2016 Republicans, March 15, State of the Race, Strategy, Uncategorized

Why Fiorina Endorsing Cruz is Actually Important

March 9, 2016

Carly Fiorina has endorsed Ted Cruz. Candidates are frequently getting endorsements. Most don’t matter. A few do. This is one of those. She joins Rick Perry as ex-contestants who have signed up with Cruz.

As an ex-governor of Texas, Perry’s failure to pick Ted would have mattered more than his endorsement. If Marco Rubio had Jeb’s endorsement, it might not help a ton. Lacking it looks bad.

Of the many endorsements Rubio received, the only one to truly move the needle was Nikki Haley. She’s popular, and giving him a vote of confidence after his New Hampshire nightmare helped him past Cruz.

Having Bob Dole move over to Marco after Jeb exited is the definition of a counter-productive endorsement. Cruz has resolutely avoided the type of endorsements that would hurt his brand, but none have really moved the needle.

Glenn Beck is probably the most useful one he’s received and again, his failure to throw in with Cruz, especially given how anathema Trump is to him, would have said more than choosing in did.

Fiorina makes a difference. She was/is very popular with Cruz and Rubio voters. Before each of them stepped forward in late October/early November, Carly had some of those supporters in her column.

On policy, she’s a bit more with Cruz on domestic stuff, more with Rubio on foreign policy/national security. Fiorina also has establishment and insurgent credibility. The time as a Fortune 50 CEO and seriousness on defense issues makes her credible to those wanting gravitas.

Not having held elective office, running an outsider campaign and talking frequently about a rigged system helps with voters who are leaning towards Trump.

Cruz has two important tasks. There are voters still trying to decide between him and Trump. Nobody is pulling away a dedicated Trumpist, but The Donald and Cruz are still sometimes the second choice of the other’s less committed supporters.

Carly can help at the margins here. Unlike Sarah Palin, she stays on message. Cruz can have her open for him at an event without fear she’s going to overshadow him with a wild-ass sound bite.

It’s also more than safe to have her do a Sunday show, get interviewed on one of the cable networks, whatever. As a candidate, she was arguably on message too much for an underdog. As a surrogate it’s a wonderful trait.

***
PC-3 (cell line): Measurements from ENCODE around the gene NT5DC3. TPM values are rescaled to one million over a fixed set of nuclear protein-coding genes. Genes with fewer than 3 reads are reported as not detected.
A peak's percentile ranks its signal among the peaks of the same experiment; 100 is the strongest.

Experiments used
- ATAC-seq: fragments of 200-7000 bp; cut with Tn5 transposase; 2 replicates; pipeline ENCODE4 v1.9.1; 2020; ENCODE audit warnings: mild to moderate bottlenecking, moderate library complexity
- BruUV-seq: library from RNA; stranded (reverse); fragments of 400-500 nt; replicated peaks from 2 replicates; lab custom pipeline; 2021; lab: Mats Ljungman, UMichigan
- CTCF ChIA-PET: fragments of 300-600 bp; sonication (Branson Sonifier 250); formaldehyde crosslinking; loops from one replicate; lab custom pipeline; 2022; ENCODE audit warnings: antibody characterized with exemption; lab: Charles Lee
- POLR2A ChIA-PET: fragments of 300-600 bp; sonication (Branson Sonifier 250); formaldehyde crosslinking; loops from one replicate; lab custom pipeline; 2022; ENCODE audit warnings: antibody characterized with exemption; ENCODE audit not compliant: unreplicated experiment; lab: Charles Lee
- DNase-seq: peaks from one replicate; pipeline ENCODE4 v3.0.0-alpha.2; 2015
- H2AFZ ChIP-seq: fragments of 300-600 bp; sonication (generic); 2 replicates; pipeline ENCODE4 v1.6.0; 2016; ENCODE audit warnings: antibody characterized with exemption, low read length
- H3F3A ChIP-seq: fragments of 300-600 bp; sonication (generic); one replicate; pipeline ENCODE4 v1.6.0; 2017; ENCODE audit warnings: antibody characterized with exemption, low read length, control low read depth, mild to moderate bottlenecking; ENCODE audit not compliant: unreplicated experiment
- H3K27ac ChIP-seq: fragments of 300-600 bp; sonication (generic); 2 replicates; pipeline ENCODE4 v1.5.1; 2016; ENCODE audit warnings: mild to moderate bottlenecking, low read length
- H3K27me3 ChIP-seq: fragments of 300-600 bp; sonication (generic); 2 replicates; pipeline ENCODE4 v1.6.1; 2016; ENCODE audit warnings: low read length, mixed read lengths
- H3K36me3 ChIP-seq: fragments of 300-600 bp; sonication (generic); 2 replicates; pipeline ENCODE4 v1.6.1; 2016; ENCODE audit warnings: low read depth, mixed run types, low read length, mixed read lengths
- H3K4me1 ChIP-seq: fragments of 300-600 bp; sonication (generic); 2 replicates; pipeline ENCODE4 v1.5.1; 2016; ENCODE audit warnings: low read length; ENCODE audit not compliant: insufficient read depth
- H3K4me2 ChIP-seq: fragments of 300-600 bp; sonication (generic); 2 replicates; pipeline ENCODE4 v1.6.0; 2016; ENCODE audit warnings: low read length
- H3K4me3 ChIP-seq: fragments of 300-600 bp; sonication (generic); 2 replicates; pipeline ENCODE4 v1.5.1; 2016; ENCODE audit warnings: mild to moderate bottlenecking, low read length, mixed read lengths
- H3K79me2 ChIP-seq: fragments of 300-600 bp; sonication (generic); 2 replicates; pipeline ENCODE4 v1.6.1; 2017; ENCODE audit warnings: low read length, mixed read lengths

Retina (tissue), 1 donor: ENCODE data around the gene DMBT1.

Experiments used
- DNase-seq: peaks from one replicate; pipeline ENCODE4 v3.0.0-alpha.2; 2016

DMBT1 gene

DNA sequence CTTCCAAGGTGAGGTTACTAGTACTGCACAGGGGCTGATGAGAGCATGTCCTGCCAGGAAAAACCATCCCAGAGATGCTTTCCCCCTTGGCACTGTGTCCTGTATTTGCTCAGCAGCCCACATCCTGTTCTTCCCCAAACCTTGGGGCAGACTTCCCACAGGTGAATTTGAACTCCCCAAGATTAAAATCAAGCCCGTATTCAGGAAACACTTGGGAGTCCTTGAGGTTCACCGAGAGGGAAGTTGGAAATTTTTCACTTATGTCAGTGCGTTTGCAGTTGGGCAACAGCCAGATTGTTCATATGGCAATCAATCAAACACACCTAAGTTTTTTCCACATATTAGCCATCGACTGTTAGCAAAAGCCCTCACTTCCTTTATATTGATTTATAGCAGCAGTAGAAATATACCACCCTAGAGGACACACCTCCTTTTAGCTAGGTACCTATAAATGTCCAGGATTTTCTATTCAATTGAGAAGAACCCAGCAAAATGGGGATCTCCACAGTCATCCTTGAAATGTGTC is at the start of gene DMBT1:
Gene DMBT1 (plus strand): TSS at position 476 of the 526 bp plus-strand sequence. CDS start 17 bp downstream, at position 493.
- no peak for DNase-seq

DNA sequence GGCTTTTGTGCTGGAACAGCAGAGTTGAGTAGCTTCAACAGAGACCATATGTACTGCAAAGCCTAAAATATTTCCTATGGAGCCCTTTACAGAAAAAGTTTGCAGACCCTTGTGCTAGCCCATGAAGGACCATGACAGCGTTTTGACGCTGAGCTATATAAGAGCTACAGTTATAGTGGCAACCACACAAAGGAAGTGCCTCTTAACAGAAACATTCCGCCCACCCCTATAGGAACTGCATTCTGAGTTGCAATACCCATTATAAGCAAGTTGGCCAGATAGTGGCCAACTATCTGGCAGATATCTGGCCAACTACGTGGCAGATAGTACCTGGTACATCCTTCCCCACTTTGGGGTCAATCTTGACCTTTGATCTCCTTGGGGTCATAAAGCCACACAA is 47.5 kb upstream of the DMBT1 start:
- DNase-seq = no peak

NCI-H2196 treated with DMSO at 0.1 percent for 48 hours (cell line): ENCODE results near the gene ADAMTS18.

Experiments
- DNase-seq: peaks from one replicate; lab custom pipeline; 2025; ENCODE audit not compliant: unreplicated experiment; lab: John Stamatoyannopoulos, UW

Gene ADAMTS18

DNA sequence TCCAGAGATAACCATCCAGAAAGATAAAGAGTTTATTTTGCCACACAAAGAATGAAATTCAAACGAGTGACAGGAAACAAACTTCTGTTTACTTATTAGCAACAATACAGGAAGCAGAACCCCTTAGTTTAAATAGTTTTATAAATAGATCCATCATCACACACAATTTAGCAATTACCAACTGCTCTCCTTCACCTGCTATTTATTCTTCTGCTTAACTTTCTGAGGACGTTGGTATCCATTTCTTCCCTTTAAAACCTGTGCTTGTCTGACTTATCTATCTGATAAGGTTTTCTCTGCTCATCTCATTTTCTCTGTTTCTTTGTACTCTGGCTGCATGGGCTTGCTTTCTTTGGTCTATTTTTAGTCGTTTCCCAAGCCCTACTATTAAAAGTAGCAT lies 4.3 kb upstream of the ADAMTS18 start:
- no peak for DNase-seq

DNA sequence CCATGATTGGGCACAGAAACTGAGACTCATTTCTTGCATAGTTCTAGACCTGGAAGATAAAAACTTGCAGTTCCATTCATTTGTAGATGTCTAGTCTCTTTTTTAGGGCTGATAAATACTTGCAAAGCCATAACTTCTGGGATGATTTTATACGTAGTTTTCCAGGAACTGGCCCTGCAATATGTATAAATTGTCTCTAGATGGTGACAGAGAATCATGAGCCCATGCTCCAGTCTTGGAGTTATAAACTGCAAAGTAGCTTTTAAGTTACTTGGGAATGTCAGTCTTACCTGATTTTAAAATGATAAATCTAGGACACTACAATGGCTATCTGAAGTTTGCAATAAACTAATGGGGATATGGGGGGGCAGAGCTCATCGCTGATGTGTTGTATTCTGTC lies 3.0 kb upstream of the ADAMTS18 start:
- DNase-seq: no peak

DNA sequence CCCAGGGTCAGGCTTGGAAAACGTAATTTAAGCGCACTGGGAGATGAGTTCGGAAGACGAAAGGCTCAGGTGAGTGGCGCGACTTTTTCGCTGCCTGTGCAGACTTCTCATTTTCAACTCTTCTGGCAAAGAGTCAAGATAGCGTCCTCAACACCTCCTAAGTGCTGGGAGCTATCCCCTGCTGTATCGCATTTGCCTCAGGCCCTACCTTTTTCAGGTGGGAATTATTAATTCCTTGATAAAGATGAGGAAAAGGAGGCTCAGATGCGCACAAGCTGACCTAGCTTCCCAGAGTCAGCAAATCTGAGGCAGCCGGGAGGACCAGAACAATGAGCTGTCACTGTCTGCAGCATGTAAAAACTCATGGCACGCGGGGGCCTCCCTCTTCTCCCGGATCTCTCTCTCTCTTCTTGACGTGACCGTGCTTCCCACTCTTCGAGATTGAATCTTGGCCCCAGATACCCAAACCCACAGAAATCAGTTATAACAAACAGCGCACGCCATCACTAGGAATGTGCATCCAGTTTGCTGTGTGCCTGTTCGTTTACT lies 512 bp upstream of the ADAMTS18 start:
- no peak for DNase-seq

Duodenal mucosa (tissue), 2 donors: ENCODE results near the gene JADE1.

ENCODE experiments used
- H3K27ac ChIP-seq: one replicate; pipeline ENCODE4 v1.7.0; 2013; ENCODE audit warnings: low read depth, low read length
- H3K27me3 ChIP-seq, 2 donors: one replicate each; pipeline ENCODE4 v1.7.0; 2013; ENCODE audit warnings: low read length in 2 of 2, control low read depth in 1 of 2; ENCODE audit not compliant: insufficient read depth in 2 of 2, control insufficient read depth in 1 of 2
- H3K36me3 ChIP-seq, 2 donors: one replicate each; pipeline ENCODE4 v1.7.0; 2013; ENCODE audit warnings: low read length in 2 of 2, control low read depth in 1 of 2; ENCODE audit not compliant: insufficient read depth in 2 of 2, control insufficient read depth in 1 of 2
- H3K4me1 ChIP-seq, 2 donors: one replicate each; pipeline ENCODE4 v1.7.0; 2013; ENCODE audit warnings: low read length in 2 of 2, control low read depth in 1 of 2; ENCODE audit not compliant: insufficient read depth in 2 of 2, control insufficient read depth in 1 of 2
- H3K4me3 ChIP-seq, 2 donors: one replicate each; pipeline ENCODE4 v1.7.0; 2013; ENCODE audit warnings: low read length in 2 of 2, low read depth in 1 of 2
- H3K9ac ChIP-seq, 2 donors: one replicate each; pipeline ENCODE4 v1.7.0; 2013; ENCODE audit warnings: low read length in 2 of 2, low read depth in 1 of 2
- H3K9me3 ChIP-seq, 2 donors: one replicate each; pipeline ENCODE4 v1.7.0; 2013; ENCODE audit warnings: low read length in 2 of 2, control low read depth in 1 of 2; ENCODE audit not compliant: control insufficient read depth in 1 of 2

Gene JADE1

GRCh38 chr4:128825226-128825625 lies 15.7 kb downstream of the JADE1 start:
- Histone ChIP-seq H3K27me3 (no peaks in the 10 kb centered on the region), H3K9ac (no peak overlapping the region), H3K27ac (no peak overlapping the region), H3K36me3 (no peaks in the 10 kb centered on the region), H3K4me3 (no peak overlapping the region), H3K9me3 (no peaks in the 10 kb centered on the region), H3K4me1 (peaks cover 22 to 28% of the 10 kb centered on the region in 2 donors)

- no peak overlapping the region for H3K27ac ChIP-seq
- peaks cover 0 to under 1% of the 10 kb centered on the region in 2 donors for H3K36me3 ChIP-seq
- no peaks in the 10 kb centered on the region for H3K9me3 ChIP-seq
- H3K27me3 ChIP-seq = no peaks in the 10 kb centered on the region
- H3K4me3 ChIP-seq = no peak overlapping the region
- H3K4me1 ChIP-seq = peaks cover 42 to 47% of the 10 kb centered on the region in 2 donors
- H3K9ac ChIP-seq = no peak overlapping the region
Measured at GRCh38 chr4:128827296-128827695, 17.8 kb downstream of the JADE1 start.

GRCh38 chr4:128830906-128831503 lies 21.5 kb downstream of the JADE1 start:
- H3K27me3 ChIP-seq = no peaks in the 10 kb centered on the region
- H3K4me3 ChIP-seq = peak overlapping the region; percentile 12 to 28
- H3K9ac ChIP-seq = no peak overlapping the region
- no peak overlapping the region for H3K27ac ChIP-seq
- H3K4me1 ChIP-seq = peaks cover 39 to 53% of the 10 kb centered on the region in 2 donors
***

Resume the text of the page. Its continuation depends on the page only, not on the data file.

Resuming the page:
Cruz is currently outnumbered. Turn on CNN or Fox News at any time and you’ll see a Trump supporter, official surrogate, strong sympathizer, or something of that nature being interviewed or on a panel.

Ted has an ex-communications director on CNN pretty regularly, matched to a Trump supporter, but otherwise he’s outgunned. Carly isn’t going to take up residence on a panel, but at least she’s qualified help.

If he wants to enter the convention with more delegates than The Donald, even if still short of 1237, consolidating the #NeverTrump vote isn’t enough. He actually needs to pull a few leaners his way.

The remaining states aren’t as tough for Cruz as some think, but he is done with many of those that were originally going to favor him. That’s half the mission. The other is to grab the majority of Rubio’s remaining support.

We know Marco is losing voters left and right, but that happens closer to voting day in most places. He’s still at or near 20% in most national polls. In many of the remaining states Cruz + Rubio > Trump.

But in a world where John Kasich still exists after winning March 15, Cruz can’t automatically assume the majority of Rubio voters will go to him. When Illinois, Missouri, and North Carolina vote on March 15, he will definitely still exist.

How to make sure those voters go towards Ted? Carly. It’s a solid tiebreaker for someone who chose Rubio because he was more inclusive sounding than Cruz and more conservative than Kasich.

As we know, Fiorina loves going after Hillary. That helps move Cruz on to general election footing. While it’s premature to have him worry about this while he’s still trailing Trump in delegates and almost 900 short of the required amount, electability is an issue.

Rubio voters may consider Kasich better in November. Some people think Trump is suicide. Those voters aren’t deciding between Cruz and Trump. Those who are often think The Donald is the better bet because of his appeal to Democrats and Independents.

We’ll see how much use Cruz makes of Carly. Palin endorsed Trump, made a fuss, and was back in hiding within a few days. Chris Christie formed a pseudo-ticket with Trump, gave him a quick boost, then became a meme after standing forlornly behind The Donald on Super Tuesday.

He was at the Trump event yesterday, but safely away from the camera, reduced to receiving a shout-out from his endorsee. It’s possible Carly would make a good actual running mate for Cruz, but he may not have full range of choice on this.

If Rubio drops out after Florida or is persuadable to abandon ship ahead, Ted would happily  grab him as a unity ticket running mate, especially when their combined delegates total more than Trump has.

Kasich is currently disavowing a VP run, but may feel differently in July, and could hold enough delegates to get Cruz over the top then. There are all sorts of other options, should Ted get to that point. You can argue Nikki Haley should be anyone’s first choice.

Either way, depending on how Cruz wants to play things, Fiorina is available to serve as a competent, qualified pseudo-running mate for the foreseeable future. If Rubio should wind up joining the team soon, it’s a strong three-pack.

I’m not saying this is going to change the entire equilibrium of the contest, but this is an important boost. Let’s see what Cruz can do to leverage it.



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